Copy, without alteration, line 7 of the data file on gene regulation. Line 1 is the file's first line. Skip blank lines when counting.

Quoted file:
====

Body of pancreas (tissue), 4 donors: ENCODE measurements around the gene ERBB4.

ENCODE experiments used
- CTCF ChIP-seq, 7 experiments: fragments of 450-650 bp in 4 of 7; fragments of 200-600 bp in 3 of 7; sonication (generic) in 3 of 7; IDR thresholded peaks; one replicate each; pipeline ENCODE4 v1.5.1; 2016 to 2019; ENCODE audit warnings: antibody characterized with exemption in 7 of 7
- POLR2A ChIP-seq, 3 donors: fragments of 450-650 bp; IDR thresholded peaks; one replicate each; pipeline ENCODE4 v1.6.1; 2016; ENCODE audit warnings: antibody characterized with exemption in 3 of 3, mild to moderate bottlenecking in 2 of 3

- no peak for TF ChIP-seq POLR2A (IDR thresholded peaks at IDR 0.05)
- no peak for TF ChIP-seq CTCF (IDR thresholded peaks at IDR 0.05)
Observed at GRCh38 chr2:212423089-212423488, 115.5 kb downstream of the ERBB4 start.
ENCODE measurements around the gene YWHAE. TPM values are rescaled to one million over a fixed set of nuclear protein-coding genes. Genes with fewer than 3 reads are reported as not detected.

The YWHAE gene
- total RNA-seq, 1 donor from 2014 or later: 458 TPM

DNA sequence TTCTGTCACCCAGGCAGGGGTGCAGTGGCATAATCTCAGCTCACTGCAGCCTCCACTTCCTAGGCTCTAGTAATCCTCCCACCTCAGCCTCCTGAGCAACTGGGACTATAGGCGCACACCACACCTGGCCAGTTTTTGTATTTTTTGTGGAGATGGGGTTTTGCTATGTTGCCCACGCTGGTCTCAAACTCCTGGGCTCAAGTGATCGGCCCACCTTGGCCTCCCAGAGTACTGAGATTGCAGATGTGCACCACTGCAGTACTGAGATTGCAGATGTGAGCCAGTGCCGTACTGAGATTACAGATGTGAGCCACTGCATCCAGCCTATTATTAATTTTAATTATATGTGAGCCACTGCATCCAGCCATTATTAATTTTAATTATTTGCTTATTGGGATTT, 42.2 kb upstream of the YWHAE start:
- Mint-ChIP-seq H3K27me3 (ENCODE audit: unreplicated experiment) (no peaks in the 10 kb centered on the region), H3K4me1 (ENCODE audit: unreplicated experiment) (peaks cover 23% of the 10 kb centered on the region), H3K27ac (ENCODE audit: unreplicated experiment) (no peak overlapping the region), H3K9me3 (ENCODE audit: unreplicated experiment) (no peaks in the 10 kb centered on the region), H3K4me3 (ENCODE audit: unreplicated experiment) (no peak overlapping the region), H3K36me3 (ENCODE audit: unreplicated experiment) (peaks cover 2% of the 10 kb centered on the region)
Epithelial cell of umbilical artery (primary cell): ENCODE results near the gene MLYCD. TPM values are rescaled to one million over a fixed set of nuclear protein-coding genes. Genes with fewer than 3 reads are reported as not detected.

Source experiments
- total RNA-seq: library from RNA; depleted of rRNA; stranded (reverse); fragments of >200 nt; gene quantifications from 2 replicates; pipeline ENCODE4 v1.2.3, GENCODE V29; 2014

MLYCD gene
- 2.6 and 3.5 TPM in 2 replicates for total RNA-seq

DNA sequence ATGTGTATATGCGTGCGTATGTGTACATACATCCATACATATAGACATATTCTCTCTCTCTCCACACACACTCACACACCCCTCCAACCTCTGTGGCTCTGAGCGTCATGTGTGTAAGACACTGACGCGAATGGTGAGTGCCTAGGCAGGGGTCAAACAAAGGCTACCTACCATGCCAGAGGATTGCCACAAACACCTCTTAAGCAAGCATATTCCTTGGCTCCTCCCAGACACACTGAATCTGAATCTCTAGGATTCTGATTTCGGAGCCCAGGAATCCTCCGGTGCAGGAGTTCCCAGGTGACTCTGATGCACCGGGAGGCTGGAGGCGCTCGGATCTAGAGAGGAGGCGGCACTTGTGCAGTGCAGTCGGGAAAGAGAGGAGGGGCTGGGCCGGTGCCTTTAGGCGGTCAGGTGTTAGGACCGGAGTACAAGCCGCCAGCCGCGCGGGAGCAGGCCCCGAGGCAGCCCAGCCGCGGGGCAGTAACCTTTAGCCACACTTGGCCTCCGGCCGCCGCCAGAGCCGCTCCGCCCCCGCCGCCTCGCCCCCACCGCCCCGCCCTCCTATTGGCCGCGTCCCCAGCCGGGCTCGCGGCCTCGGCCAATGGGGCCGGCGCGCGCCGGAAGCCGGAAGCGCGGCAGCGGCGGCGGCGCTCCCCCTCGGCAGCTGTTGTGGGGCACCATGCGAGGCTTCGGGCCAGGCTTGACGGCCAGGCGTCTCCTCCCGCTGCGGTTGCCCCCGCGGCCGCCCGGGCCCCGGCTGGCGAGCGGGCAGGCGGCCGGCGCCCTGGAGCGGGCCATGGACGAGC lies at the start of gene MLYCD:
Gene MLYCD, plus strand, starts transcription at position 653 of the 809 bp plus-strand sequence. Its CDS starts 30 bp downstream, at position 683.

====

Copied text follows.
Observed at GRCh38 chr2:212423089-212423488, 115.5 kb downstream of the ERBB4 start.